Perez and Witkowski both noted that no engineering work has been done on the extension yet, and that it would only move forward if the downtown starter system is built. Bauman later said the city would pursue federal funding for the extension.

More significant than the route extension was the symbolism of Witkowski and Perez speaking positively about the proposed streetcar project. Witkowski in particular has been considered one of the swing votes to push the measure to success.

Witkowski was effusive in his praise of the proposed streetcar system as part of a broader multi-modal transportation system. “Milwaukee is fine on highways,” he said. “We do need more in the way of moving people with rail.” He noted the streetcar system would be one piece of the broader aerotropolis development around the airport and that “people expect it at the airport.” When constituents have asked how they benefit if they never go downtown, Witkowski says he’s answered that “any development in the city spreads the tax base. Two percent of the city pays thirteen percent of the taxes. You don’t have to be a user of the system to benefit from the system.”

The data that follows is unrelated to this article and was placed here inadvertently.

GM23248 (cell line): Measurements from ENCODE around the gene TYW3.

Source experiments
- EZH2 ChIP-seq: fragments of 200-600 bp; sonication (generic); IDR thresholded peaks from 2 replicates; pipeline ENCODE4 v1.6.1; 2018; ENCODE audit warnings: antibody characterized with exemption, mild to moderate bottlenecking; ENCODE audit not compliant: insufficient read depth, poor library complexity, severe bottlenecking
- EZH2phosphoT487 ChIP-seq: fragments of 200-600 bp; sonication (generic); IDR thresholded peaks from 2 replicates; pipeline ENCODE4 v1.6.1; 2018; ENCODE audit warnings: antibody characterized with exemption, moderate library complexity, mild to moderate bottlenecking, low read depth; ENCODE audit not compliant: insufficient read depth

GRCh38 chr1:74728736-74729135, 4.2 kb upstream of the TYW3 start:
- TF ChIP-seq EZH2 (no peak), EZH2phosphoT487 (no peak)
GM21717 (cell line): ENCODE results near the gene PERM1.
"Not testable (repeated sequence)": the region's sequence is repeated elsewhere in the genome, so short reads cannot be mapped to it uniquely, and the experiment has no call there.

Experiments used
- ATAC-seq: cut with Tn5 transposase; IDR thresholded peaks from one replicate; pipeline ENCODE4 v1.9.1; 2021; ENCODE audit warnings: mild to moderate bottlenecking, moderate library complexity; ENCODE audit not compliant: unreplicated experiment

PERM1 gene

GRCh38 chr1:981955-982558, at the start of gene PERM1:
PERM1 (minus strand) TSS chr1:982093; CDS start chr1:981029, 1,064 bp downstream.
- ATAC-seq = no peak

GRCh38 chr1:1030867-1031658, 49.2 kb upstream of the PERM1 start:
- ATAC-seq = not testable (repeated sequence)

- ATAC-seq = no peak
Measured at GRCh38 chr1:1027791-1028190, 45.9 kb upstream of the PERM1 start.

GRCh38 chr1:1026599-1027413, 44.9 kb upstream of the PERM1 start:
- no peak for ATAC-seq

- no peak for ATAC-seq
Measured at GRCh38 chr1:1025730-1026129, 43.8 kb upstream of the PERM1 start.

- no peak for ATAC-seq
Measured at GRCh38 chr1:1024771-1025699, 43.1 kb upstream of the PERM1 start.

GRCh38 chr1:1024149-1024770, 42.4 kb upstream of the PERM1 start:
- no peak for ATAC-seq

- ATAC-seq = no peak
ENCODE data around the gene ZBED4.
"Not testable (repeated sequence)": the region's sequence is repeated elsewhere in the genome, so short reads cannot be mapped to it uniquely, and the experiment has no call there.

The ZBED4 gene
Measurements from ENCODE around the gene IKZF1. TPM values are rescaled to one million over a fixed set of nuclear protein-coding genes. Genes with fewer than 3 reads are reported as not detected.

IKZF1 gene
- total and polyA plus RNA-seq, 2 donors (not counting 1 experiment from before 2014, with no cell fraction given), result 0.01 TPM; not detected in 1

Also appearing, and speaking in support of the project, were State Assembly representative Joshua Zepnick, whose district includes some of the proposed extension, Milwaukee County Supervisor Jason Haas whose district includes the airport and Bay View, and Ald. Nik Kovac, whose district includes the northside of downtown, Riverwest and the East Side.

Alderman Russell Stamper, II was standing behind the cameras and is a likely yes vote for the project. He will hold a public meeting on the project in his district tonight with the mayor. City development commissioner Rocky Marcoux and city engineer Jeff Polenske were also in attendance.

The Referendum